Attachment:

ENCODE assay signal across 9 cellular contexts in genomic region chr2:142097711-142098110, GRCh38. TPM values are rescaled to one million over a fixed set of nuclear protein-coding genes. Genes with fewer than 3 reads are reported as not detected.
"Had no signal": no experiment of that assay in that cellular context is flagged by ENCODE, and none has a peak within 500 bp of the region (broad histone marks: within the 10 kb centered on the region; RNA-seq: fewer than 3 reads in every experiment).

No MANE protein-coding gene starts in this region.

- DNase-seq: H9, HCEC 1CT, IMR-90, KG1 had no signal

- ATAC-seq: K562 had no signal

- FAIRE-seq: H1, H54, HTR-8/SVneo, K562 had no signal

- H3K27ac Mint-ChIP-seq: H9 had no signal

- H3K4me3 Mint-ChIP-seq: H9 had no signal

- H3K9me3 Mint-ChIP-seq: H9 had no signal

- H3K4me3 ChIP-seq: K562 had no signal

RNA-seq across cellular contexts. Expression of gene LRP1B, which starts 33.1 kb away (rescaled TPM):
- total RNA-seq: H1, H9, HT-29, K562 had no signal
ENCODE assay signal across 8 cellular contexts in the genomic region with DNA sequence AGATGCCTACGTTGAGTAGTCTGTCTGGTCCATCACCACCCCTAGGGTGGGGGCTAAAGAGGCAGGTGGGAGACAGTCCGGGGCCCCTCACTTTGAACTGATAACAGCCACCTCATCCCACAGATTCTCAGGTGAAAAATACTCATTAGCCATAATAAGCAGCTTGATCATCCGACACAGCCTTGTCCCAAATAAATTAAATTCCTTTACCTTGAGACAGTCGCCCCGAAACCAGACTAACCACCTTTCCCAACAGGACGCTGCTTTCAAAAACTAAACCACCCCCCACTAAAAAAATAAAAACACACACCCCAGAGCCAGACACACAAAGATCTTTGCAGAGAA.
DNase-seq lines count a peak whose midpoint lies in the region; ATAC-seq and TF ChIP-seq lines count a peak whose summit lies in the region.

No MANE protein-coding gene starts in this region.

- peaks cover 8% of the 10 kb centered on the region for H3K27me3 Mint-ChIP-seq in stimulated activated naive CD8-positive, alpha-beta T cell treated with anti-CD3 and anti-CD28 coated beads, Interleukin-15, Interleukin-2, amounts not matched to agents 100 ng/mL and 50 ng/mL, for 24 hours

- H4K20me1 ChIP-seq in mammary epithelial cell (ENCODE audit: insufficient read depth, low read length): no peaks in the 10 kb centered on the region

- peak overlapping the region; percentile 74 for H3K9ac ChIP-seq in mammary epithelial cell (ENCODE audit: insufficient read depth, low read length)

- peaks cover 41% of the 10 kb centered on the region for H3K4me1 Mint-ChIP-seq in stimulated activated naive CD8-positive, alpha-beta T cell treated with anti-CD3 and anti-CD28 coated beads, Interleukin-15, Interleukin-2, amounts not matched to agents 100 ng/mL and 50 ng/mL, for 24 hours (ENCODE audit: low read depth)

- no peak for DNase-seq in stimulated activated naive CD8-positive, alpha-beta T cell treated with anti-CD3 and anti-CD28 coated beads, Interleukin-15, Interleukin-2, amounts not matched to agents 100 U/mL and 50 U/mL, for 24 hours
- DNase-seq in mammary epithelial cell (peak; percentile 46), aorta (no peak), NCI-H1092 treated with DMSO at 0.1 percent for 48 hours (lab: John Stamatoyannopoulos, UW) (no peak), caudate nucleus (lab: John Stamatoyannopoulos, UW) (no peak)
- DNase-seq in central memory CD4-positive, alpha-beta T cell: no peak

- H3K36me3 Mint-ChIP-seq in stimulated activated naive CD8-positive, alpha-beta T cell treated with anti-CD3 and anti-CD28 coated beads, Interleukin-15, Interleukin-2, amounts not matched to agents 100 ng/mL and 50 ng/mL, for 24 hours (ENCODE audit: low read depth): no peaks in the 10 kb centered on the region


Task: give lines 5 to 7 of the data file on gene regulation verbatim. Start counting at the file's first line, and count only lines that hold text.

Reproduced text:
- ATAC-seq: K562 had no signal

- FAIRE-seq: H1, H54, HTR-8/SVneo, K562 had no signal

- H3K27ac Mint-ChIP-seq: H9 had no signal